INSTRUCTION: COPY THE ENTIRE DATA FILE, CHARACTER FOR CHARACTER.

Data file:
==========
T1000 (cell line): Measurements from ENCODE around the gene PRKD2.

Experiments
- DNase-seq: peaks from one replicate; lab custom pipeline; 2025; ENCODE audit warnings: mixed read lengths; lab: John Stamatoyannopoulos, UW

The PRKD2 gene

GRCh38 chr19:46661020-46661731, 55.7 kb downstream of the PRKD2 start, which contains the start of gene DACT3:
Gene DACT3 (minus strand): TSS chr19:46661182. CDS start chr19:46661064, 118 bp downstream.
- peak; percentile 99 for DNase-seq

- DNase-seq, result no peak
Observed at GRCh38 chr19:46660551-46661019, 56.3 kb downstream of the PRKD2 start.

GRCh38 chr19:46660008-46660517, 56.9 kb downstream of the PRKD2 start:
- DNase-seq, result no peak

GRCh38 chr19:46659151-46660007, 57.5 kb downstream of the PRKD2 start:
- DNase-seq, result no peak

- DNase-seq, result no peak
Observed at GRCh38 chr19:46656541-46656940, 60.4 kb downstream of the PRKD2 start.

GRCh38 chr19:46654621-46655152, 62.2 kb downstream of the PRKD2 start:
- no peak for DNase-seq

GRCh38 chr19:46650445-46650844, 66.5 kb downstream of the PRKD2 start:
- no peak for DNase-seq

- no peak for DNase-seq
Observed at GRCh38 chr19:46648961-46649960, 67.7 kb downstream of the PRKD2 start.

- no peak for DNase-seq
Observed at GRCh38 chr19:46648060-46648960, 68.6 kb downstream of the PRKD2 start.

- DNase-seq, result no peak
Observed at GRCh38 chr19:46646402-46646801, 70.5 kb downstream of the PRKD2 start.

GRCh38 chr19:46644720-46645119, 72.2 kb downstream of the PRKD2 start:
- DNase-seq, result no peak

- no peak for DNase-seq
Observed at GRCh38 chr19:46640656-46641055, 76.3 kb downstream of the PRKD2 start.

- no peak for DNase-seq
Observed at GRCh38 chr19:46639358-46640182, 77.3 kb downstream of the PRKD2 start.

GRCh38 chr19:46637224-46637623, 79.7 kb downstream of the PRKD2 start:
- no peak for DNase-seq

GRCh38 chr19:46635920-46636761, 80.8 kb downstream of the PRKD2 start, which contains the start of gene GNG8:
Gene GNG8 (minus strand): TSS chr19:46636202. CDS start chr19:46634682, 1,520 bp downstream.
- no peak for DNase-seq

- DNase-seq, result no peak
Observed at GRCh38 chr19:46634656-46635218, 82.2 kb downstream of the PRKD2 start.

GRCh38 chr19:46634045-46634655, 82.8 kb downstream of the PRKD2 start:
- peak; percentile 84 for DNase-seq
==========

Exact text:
T1000 (cell line): Measurements from ENCODE around the gene PRKD2.

Experiments
- DNase-seq: peaks from one replicate; lab custom pipeline; 2025; ENCODE audit warnings: mixed read lengths; lab: John Stamatoyannopoulos, UW

The PRKD2 gene

GRCh38 chr19:46661020-46661731, 55.7 kb downstream of the PRKD2 start, which contains the start of gene DACT3:
Gene DACT3 (minus strand): TSS chr19:46661182. CDS start chr19:46661064, 118 bp downstream.
- peak; percentile 99 for DNase-seq

- DNase-seq, result no peak
Observed at GRCh38 chr19:46660551-46661019, 56.3 kb downstream of the PRKD2 start.

GRCh38 chr19:46660008-46660517, 56.9 kb downstream of the PRKD2 start:
- DNase-seq, result no peak

GRCh38 chr19:46659151-46660007, 57.5 kb downstream of the PRKD2 start:
- DNase-seq, result no peak

- DNase-seq, result no peak
Observed at GRCh38 chr19:46656541-46656940, 60.4 kb downstream of the PRKD2 start.

GRCh38 chr19:46654621-46655152, 62.2 kb downstream of the PRKD2 start:
- no peak for DNase-seq

GRCh38 chr19:46650445-46650844, 66.5 kb downstream of the PRKD2 start:
- no peak for DNase-seq

- no peak for DNase-seq
Observed at GRCh38 chr19:46648961-46649960, 67.7 kb downstream of the PRKD2 start.

- no peak for DNase-seq
Observed at GRCh38 chr19:46648060-46648960, 68.6 kb downstream of the PRKD2 start.

- DNase-seq, result no peak
Observed at GRCh38 chr19:46646402-46646801, 70.5 kb downstream of the PRKD2 start.

GRCh38 chr19:46644720-46645119, 72.2 kb downstream of the PRKD2 start:
- DNase-seq, result no peak

- no peak for DNase-seq
Observed at GRCh38 chr19:46640656-46641055, 76.3 kb downstream of the PRKD2 start.

- no peak for DNase-seq
Observed at GRCh38 chr19:46639358-46640182, 77.3 kb downstream of the PRKD2 start.

GRCh38 chr19:46637224-46637623, 79.7 kb downstream of the PRKD2 start:
- no peak for DNase-seq

GRCh38 chr19:46635920-46636761, 80.8 kb downstream of the PRKD2 start, which contains the start of gene GNG8:
Gene GNG8 (minus strand): TSS chr19:46636202. CDS start chr19:46634682, 1,520 bp downstream.
- no peak for DNase-seq

- DNase-seq, result no peak
Observed at GRCh38 chr19:46634656-46635218, 82.2 kb downstream of the PRKD2 start.

GRCh38 chr19:46634045-46634655, 82.8 kb downstream of the PRKD2 start:
- peak; percentile 84 for DNase-seq